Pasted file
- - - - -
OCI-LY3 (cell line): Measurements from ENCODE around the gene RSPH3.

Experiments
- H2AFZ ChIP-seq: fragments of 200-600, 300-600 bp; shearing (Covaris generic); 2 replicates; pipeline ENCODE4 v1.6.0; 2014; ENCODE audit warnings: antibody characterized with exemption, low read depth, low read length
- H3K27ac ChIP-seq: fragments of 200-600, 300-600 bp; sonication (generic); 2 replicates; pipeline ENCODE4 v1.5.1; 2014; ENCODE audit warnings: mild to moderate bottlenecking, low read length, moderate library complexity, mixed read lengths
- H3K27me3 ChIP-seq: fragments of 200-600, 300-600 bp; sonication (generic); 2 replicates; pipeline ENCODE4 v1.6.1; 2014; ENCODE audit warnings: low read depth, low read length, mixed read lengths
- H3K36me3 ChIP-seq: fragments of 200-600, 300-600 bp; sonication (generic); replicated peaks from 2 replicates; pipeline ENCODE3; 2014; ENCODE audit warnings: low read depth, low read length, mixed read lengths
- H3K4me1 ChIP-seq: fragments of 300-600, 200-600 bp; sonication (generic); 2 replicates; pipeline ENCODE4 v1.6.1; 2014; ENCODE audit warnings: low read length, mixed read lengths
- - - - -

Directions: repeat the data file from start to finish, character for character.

OCI-LY3 (cell line): Measurements from ENCODE around the gene RSPH3.

Experiments
- H2AFZ ChIP-seq: fragments of 200-600, 300-600 bp; shearing (Covaris generic); 2 replicates; pipeline ENCODE4 v1.6.0; 2014; ENCODE audit warnings: antibody characterized with exemption, low read depth, low read length
- H3K27ac ChIP-seq: fragments of 200-600, 300-600 bp; sonication (generic); 2 replicates; pipeline ENCODE4 v1.5.1; 2014; ENCODE audit warnings: mild to moderate bottlenecking, low read length, moderate library complexity, mixed read lengths
- H3K27me3 ChIP-seq: fragments of 200-600, 300-600 bp; sonication (generic); 2 replicates; pipeline ENCODE4 v1.6.1; 2014; ENCODE audit warnings: low read depth, low read length, mixed read lengths
- H3K36me3 ChIP-seq: fragments of 200-600, 300-600 bp; sonication (generic); replicated peaks from 2 replicates; pipeline ENCODE3; 2014; ENCODE audit warnings: low read depth, low read length, mixed read lengths
- H3K4me1 ChIP-seq: fragments of 300-600, 200-600 bp; sonication (generic); 2 replicates; pipeline ENCODE4 v1.6.1; 2014; ENCODE audit warnings: low read length, mixed read lengths